In 2016, we also expanded our program of technical assistance, restructuring it as Media Advisory Services (MAS). As digital’s domination of media increases pace, MAS is vital in coordinating our technical assistance across all our funds and bringing it to a new qualitative level. It builds on our existing program of management advice and assistance, which over the course of 2016 provided dozens of clients with tailored consulting and training to support their online, broadcast and print work. We carried out scores of one- to-one consulting visits to clients on issues ranging from restructuring TV operations to online revenue strategies. In addition to onsite visits, we provided remote assistance via conference calls and emails on a regular basis, as well as hosting several group events.
More than 130 clients, funders, partners, Board and staff gathered for the Media Forum in Prague from 10-12 November. The opening ceremony took place at the historic Czech Museum of Music and was followed by two days of panels, presentations and workshops. Topics examined ranged from mission-focused issues, such as investigative journalism and election reporting, to the business of online video and mobile, and transitioning from an independent newspaper to a diversified media company.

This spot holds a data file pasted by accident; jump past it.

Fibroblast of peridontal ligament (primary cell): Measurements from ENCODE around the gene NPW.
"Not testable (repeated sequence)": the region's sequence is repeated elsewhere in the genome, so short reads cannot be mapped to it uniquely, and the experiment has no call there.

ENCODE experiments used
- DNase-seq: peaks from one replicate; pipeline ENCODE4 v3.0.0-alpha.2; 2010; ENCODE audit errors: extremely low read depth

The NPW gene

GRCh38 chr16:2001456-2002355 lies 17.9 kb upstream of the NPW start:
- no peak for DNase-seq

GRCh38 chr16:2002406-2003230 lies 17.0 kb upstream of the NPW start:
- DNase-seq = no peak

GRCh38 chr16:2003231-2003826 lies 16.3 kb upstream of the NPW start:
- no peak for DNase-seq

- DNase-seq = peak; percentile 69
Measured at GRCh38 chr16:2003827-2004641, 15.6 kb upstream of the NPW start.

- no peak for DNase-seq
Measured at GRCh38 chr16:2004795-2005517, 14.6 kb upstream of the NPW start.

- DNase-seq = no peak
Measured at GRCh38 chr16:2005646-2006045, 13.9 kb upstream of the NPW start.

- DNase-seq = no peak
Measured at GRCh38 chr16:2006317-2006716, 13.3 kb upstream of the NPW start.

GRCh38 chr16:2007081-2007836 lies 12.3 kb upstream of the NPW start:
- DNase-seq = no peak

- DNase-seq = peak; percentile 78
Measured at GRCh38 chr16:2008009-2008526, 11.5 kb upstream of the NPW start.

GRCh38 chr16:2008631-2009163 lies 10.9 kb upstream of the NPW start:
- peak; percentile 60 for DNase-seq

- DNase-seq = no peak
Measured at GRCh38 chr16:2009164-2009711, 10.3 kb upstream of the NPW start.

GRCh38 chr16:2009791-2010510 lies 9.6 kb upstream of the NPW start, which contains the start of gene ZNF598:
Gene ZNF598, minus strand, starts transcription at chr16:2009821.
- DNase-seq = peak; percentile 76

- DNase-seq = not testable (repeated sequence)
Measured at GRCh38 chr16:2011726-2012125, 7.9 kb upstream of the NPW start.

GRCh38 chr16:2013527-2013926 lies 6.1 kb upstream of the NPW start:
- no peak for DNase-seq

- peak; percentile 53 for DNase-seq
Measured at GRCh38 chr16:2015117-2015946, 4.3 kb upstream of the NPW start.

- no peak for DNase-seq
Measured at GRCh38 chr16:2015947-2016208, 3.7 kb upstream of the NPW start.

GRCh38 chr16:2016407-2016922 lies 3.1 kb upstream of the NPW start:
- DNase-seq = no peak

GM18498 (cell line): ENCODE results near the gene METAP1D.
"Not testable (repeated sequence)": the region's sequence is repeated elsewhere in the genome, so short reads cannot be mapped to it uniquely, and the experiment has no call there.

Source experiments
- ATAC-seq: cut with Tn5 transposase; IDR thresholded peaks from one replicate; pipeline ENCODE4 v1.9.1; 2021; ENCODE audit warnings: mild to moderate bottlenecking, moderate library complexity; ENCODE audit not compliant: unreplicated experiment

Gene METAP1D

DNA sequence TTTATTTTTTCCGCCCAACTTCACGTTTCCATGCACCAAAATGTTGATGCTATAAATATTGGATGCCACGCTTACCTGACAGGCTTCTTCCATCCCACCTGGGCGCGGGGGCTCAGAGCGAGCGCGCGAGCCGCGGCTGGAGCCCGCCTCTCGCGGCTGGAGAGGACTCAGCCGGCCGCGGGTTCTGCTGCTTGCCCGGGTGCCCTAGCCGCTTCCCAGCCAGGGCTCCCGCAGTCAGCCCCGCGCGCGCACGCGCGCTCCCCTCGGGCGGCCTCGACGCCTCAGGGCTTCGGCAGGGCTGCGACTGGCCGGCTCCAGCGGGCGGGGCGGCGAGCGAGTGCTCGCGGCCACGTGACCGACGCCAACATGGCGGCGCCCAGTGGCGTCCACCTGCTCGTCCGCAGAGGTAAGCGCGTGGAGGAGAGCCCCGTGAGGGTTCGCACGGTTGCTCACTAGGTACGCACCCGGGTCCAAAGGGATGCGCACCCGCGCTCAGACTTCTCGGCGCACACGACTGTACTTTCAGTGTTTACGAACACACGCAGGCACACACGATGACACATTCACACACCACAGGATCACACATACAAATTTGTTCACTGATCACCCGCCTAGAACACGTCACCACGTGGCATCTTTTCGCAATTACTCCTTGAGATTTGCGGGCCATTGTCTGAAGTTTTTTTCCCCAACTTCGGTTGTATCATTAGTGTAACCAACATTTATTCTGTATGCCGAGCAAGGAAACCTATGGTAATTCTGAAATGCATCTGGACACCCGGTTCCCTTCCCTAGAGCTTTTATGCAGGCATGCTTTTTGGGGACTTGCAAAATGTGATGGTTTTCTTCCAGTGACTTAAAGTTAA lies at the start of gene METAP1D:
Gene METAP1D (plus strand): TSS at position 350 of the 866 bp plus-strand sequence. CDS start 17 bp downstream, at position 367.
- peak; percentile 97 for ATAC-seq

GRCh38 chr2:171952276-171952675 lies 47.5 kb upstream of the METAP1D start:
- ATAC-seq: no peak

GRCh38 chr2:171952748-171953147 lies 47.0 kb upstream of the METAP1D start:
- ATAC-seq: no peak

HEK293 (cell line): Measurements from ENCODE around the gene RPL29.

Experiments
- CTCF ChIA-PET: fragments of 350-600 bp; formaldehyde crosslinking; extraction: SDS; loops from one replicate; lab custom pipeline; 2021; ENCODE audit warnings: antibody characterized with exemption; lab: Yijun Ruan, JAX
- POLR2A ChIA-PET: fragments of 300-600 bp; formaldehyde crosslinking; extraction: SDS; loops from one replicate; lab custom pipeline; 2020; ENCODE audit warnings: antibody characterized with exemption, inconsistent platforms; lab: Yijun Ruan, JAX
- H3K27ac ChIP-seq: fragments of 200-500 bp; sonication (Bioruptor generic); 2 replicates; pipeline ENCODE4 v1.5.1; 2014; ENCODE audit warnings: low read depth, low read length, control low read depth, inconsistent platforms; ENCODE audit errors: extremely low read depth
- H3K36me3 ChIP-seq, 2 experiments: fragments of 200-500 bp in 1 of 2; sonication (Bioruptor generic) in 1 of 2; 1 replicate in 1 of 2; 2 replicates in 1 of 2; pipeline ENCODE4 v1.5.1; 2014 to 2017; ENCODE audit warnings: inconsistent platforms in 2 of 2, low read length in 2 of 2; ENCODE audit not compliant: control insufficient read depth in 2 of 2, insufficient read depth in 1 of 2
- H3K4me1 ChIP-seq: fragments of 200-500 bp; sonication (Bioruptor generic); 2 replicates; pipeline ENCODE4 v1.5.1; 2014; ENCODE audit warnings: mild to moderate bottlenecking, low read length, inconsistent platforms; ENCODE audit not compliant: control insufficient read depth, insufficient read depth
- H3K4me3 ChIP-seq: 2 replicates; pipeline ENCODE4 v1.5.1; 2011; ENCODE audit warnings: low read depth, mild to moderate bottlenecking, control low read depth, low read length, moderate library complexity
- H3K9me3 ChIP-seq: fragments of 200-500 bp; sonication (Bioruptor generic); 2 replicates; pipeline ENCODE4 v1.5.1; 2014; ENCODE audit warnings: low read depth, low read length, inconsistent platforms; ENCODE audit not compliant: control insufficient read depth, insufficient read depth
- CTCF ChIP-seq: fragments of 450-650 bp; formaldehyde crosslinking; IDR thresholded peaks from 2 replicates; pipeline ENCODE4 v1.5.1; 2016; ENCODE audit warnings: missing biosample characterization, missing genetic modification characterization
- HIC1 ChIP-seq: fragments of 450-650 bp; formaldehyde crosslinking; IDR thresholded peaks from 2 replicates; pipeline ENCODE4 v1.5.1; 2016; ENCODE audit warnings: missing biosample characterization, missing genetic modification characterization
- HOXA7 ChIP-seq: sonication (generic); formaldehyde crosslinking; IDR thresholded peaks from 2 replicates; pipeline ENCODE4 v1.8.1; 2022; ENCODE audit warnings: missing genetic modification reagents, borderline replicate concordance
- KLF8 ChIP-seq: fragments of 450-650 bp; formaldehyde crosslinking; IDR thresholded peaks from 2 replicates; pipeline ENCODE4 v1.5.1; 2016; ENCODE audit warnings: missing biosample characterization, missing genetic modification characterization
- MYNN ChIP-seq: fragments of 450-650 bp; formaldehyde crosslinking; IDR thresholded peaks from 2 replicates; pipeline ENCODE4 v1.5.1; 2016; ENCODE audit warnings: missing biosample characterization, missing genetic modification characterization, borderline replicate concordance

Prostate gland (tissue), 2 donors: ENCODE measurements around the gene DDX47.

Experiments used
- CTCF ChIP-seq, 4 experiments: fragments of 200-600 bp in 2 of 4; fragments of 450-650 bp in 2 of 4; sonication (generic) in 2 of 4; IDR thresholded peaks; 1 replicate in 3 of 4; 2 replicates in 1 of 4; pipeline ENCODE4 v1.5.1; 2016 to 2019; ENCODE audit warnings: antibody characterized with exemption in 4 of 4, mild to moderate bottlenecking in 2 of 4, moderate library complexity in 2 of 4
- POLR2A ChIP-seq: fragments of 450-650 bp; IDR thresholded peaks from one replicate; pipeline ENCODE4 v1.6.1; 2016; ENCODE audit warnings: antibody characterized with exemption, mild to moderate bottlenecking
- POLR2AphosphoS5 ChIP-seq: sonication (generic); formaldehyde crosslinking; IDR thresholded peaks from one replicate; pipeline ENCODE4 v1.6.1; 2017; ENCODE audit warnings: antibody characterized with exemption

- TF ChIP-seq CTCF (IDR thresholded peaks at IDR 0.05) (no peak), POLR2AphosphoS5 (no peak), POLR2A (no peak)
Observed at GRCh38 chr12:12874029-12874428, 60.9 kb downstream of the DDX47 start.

Participants rated the Forum as one of the best, with clients appreciating the interactive panels and the practical nature and quality of the content. There was a range of side meetings before, during and after the Forum, including a workshop for Myanmar Media Project participants (see here). Watch Media Forum Insights, a series of short interviews with clients, here.
On August 22, the Russian Ministry of Justice officially listed MDIF as an ‘undesirable’ organization. The declaration, which claimed that MDIF is a threat to the Russian constitution, effectively prohibits us from operating in the country and prevents Russian companies and individuals from dealing with us. We had anticipated the move and had ceased working in Russia before the announcement. In March NTV, a channel well known for pro-government propaganda, broadcast ‘Debtors of the State Department’, a program accusing MDIF of being an agent of the U.S. State Department and our clients of being mouthpieces of U.S. foreign policy. A finding by the Russian Public Commission for Media Complaints that the claims were “unsubstantiated and false” went unnoticed.